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Post author: Addison
Post date: Jun 6 2013
Post category: Drivers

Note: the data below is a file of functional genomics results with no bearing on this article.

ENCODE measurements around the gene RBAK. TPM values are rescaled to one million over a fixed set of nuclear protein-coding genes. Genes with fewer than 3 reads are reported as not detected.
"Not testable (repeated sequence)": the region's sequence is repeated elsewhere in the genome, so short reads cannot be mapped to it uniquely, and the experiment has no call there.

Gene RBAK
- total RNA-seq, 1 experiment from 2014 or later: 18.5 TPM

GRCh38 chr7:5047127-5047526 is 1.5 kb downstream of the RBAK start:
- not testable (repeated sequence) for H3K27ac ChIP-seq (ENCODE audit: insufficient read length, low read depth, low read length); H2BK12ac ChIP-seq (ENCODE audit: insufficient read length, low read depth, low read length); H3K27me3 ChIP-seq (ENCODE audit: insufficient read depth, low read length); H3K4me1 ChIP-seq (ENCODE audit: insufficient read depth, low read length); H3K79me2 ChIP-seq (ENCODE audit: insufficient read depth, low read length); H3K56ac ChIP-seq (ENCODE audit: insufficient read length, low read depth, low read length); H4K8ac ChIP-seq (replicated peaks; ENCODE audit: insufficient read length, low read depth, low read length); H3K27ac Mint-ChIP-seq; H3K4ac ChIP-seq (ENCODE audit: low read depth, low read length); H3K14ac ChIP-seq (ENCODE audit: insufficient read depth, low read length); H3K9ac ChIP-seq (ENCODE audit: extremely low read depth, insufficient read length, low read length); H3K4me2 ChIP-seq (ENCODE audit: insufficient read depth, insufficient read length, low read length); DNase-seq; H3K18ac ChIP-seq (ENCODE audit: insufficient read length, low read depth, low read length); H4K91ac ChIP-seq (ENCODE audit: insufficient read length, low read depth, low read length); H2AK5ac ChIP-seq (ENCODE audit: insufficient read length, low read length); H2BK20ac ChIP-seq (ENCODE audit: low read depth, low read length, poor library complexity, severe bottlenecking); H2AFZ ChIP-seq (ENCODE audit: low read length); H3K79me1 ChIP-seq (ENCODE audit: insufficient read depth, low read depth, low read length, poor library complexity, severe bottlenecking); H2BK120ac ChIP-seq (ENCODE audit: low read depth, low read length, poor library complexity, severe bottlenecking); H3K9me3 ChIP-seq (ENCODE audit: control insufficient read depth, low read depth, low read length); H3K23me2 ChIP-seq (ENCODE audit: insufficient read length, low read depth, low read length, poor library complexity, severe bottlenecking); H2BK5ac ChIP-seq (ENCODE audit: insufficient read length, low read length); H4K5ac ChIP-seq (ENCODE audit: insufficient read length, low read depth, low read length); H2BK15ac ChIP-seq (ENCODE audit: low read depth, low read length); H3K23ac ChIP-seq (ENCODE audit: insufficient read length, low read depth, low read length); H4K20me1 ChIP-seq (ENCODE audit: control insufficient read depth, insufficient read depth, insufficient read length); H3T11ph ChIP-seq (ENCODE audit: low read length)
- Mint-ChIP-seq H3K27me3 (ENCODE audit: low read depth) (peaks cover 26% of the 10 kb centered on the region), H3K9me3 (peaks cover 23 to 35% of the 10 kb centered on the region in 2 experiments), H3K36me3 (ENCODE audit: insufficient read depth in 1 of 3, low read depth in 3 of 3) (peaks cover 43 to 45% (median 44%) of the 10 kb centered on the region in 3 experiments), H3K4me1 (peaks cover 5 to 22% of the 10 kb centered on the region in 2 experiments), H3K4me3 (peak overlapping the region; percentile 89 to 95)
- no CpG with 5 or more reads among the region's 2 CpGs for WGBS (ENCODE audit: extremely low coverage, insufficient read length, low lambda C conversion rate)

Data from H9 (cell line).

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For those not content with just winning gold medals, there are opportunities to crack both world and Olympic records too. You can also take the action online, where you pick a country to compete for and post your best scores to a global leaderboard. Competing for your country makes things satisfyingly competitive, even for events like kayaking where you aren't directly challenging opponents. Spec Ops: The Line is a game rife with contrast. In the sandstorm-wracked city of Dubai, refugees huddle in crude shanties erected in the opulent atriums of luxury hotels, and soldiers construct rough outposts in swanky rooftop clubs. On these makeshift battlefields, most of your time is spent casually gunning down hundreds of enemy combatants, but your squadmates still argue passionately over the value of one anonymous virtual life. Mechanically, Spec Ops is an utterly commonplace third-person shooter, but narratively, it strives to raise philosophical questions and put you outside of your comfort zone. These contrasts create some intriguing moments, but they are too often muddled by mediocre execution. It's a joy when The Amazing Spider-Man thrusts you into this wide-open world. By holding down a single trigger, you propel webbing from your wrists, swinging in whichever direction you choose. Expectedly, you don't necessarily see the webbing attach to anything nearby, which is fine: the joyous locomotion is all in the name of fun. Yet the game does a great job of providing the illusion that the laws of physics still vaguely apply. When you swish through a park that isn't near tall buildings, you stay near the ground, practically brushing the grass underneath you. When surrounded by stately superstructures, you rise toward the heavens, from where you can look upon the entire city and admire its vibrancy. Where New Super Mario Bros. Wii's co-op was often frustrating and useful only on occasion, the touch screen method employed here affords an experience that rewards teamwork. There are still ways that the "ghost" player on the tablet controller can interrupt Mario's flow and ruin the experience, and this opens up delightful opportunities for the tablet holder to make a little mischief. Deviously obstructing a player's progress can be as amusing as virtuously helping them to victory, and every player should be sure to take a turn with the tablet. Up to five people may participate at a time when four Wii Remotes are used, and roles can be switched from the world map without having to exit to the main menu. Of course, familiar as it may be, that pacing is still great. The campaign ebbs and flows as you move through a variety of diverse, detailed environments using an array of powerful weaponry to dispatch your foes, occasionally hopping into a jet or on to a horse for a short jaunt, or manning a missile turret to tame a swarm of hostile drones. A few neat gadgets and surprising gameplay moments satisfy the novelty quotient, but you still get the lingering feeling that you've done this all before. The new strike missions, dramatic decision points, and memorable villain help keep this concern at bay, however, and this fiesty, enjoyable romp is more enticing to replay than other recent Call of Duty campaigns. The difficulty curve is off too, and it takes a long time before you reach an area where you can catch any decent Pokemon. It's entirely possible to blitz the first few gyms using just
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